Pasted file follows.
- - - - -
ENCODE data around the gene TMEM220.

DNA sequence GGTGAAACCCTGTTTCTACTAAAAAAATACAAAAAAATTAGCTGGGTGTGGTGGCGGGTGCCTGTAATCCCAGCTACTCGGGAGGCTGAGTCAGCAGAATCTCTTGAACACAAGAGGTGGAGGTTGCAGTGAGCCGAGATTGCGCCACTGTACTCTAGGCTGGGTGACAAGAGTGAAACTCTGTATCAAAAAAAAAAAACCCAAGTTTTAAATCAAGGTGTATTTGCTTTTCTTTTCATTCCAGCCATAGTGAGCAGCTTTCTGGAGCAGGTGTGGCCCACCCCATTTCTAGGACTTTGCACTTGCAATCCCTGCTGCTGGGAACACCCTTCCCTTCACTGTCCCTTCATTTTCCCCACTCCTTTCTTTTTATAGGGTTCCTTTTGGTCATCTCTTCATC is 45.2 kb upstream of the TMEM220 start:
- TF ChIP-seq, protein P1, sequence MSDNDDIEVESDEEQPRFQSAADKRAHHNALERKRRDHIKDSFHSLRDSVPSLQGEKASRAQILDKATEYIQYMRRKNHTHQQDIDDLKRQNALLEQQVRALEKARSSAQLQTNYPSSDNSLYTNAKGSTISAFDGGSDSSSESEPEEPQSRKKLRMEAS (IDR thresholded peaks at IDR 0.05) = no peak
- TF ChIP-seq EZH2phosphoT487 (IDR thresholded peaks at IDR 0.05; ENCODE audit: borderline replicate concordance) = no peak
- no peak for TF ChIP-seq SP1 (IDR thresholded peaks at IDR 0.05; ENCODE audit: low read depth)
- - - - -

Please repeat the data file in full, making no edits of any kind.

ENCODE data around the gene TMEM220.

DNA sequence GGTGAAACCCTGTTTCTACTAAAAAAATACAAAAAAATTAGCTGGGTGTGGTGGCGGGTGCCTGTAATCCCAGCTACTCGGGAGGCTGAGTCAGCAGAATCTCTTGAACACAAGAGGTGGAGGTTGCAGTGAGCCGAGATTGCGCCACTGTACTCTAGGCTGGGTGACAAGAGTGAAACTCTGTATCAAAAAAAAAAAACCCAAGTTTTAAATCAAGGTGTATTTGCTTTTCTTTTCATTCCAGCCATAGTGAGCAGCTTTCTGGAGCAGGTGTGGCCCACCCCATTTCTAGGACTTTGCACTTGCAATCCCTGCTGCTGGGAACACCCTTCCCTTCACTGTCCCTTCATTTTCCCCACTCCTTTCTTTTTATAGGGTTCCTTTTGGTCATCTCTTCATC is 45.2 kb upstream of the TMEM220 start:
- TF ChIP-seq, protein P1, sequence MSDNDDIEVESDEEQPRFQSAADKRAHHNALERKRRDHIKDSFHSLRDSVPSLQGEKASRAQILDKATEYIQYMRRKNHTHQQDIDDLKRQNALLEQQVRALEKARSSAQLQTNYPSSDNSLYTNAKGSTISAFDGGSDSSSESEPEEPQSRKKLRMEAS (IDR thresholded peaks at IDR 0.05) = no peak
- TF ChIP-seq EZH2phosphoT487 (IDR thresholded peaks at IDR 0.05; ENCODE audit: borderline replicate concordance) = no peak
- no peak for TF ChIP-seq SP1 (IDR thresholded peaks at IDR 0.05; ENCODE audit: low read depth)